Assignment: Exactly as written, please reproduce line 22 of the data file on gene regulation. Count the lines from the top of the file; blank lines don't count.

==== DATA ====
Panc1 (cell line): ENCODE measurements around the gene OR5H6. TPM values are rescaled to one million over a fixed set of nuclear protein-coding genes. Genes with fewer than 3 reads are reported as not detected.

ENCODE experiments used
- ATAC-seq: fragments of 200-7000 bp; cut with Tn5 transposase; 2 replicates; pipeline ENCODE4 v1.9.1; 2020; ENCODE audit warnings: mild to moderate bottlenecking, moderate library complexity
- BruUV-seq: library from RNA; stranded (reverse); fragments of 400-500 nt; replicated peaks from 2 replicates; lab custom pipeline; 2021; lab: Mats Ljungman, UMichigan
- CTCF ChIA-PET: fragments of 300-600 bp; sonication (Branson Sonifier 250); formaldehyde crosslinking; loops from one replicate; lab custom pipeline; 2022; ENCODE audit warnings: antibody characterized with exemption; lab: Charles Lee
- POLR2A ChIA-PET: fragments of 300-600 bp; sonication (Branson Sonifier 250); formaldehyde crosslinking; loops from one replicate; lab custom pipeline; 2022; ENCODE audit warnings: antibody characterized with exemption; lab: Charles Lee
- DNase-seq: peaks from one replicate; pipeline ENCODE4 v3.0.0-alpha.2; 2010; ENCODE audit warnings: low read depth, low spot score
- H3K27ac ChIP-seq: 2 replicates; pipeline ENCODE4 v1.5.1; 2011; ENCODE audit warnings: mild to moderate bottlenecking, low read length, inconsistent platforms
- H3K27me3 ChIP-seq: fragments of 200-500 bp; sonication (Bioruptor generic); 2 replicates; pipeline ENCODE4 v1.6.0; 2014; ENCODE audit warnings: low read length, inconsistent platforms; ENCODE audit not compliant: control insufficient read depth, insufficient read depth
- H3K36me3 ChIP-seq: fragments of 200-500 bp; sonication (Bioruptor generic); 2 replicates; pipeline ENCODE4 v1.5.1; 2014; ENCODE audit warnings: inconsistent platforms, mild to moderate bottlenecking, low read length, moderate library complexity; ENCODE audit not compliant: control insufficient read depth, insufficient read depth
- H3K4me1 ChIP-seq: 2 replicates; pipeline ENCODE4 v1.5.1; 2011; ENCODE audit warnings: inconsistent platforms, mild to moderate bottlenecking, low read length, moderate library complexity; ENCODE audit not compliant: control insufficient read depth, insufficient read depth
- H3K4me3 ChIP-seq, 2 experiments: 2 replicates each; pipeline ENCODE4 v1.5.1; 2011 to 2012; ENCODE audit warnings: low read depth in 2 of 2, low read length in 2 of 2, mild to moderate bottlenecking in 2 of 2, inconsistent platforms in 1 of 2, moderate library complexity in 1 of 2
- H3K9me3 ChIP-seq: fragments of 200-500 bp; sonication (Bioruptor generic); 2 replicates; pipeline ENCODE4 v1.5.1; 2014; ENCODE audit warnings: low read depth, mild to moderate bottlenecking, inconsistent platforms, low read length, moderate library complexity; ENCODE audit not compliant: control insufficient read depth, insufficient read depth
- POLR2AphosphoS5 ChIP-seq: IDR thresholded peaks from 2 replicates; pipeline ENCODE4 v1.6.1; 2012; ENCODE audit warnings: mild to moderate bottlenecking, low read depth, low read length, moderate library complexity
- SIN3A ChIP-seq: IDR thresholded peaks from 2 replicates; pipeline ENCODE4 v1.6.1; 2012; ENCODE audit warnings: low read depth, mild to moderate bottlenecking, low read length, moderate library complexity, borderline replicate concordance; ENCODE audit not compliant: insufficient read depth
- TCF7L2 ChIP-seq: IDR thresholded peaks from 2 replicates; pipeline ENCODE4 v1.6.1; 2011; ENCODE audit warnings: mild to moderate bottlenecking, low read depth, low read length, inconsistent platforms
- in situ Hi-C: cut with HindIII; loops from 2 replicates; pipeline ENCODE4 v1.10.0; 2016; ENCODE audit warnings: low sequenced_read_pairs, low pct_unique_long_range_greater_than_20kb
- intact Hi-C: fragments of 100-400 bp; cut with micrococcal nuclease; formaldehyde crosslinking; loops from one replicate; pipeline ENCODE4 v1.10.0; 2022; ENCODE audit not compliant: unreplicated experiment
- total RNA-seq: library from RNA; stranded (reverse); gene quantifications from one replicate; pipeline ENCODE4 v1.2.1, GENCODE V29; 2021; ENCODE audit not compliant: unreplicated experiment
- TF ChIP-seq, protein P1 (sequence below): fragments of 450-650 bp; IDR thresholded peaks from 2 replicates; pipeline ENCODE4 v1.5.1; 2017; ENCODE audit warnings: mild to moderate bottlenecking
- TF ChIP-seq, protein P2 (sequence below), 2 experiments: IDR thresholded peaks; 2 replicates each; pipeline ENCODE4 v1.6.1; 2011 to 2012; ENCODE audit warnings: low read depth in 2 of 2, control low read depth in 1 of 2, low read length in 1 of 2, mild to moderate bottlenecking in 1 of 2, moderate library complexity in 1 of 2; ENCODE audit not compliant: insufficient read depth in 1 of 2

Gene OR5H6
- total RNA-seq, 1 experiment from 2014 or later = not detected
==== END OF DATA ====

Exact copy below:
Gene OR5H6